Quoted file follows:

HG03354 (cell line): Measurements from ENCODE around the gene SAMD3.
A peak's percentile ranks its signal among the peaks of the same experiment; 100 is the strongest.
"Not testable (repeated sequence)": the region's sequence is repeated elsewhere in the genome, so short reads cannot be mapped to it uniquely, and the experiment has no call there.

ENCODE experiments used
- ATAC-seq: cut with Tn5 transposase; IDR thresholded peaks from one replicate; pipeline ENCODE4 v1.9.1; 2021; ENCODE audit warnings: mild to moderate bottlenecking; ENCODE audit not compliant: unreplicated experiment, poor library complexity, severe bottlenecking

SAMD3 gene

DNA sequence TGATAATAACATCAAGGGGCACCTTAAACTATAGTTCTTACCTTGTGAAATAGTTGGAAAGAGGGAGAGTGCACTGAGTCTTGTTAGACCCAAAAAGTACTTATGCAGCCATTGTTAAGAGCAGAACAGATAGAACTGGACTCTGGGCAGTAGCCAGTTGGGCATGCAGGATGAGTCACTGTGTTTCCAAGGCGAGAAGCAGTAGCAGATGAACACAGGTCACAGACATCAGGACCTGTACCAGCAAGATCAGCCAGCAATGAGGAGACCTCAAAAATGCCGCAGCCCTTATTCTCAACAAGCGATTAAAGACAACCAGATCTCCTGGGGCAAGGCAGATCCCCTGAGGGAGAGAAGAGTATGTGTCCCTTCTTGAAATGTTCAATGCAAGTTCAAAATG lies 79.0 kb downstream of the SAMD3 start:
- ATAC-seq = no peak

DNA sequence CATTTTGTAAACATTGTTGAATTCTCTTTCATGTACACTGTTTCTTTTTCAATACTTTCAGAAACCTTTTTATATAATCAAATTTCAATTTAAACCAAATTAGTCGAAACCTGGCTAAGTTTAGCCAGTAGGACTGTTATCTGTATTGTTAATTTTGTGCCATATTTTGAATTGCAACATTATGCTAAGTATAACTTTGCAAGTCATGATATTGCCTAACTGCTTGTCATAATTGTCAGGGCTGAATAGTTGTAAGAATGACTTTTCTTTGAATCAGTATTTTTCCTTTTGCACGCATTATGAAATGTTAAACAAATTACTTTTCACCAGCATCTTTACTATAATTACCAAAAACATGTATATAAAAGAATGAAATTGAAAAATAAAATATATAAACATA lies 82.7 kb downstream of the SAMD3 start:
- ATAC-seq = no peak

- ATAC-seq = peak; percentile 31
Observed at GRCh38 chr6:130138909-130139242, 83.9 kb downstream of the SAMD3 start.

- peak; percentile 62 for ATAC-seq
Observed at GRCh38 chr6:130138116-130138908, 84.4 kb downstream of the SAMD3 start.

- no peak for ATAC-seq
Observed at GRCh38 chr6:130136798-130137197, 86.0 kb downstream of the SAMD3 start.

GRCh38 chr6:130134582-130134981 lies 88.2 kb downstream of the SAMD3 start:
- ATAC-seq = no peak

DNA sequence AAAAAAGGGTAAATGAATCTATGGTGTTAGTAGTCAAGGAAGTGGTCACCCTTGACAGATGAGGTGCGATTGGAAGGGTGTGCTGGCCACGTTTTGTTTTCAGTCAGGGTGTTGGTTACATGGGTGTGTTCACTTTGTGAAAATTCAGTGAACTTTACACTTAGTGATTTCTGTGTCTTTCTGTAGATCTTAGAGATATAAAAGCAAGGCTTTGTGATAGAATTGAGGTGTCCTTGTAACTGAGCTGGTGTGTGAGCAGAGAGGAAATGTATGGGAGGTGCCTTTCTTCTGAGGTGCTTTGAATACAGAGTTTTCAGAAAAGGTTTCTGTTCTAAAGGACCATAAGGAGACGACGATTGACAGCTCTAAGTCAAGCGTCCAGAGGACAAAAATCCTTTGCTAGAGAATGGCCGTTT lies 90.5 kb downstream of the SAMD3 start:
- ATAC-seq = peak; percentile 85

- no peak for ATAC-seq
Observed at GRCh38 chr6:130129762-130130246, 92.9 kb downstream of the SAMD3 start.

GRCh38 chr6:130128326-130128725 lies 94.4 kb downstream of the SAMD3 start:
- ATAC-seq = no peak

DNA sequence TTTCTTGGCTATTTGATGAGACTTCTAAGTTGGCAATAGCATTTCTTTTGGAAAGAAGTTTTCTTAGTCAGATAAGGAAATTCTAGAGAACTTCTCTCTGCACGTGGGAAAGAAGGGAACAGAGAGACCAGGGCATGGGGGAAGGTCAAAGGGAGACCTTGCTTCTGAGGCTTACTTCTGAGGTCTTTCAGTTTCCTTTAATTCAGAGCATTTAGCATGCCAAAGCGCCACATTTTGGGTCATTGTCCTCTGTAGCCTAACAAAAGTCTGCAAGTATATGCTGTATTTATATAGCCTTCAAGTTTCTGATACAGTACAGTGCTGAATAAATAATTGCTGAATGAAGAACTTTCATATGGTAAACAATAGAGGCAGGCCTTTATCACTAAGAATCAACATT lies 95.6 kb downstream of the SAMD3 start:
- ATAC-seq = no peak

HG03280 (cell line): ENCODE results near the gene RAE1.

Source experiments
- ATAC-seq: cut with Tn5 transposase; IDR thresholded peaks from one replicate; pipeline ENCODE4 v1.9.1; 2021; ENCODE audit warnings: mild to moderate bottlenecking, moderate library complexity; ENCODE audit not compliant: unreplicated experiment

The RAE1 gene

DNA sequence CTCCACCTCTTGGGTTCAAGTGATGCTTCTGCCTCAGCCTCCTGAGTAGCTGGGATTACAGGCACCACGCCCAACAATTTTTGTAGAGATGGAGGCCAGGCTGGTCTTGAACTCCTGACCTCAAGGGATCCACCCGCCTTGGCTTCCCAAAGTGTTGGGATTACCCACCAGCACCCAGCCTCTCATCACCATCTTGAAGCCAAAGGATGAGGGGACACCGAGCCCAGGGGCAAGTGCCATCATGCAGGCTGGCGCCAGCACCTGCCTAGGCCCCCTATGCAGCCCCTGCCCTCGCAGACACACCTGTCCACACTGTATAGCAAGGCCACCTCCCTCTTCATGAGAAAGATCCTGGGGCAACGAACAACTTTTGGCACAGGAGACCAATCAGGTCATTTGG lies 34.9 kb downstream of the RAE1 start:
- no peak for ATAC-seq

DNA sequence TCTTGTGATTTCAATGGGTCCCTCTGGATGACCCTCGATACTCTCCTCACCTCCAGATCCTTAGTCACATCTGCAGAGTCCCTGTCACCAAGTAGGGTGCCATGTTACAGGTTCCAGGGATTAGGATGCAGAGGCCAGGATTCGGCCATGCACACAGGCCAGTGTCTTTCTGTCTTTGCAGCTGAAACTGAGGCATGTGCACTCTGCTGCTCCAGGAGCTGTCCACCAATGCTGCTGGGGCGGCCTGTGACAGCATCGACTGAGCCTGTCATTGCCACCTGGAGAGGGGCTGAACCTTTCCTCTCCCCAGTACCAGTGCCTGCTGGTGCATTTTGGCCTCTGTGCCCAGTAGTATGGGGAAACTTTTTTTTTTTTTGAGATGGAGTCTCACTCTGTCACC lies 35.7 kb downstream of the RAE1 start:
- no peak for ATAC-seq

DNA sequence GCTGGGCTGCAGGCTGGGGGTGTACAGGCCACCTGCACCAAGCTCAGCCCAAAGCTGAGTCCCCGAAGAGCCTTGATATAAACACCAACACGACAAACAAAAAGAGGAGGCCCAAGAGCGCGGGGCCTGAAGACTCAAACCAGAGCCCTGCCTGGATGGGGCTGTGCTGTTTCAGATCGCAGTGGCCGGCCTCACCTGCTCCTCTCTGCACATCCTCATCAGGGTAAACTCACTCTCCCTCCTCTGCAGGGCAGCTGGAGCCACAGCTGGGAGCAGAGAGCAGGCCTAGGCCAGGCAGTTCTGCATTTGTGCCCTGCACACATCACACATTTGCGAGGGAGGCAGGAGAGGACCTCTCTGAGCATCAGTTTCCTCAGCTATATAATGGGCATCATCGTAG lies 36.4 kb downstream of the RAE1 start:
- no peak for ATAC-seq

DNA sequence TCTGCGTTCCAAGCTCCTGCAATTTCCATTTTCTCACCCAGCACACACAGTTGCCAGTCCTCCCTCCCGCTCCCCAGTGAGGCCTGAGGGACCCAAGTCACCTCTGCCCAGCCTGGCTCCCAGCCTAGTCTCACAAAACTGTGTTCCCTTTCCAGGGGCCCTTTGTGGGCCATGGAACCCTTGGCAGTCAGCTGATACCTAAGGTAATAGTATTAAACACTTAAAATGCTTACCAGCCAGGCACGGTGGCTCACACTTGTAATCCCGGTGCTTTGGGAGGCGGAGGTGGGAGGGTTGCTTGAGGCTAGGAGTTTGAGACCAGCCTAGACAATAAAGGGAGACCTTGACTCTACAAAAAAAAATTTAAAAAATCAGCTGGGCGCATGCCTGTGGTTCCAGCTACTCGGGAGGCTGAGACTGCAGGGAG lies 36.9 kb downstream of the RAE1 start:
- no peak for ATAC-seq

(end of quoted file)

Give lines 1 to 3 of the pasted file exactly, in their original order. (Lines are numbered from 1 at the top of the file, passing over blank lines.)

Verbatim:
HG03354 (cell line): Measurements from ENCODE around the gene SAMD3.
A peak's percentile ranks its signal among the peaks of the same experiment; 100 is the strongest.
"Not testable (repeated sequence)": the region's sequence is repeated elsewhere in the genome, so short reads cannot be mapped to it uniquely, and the experiment has no call there.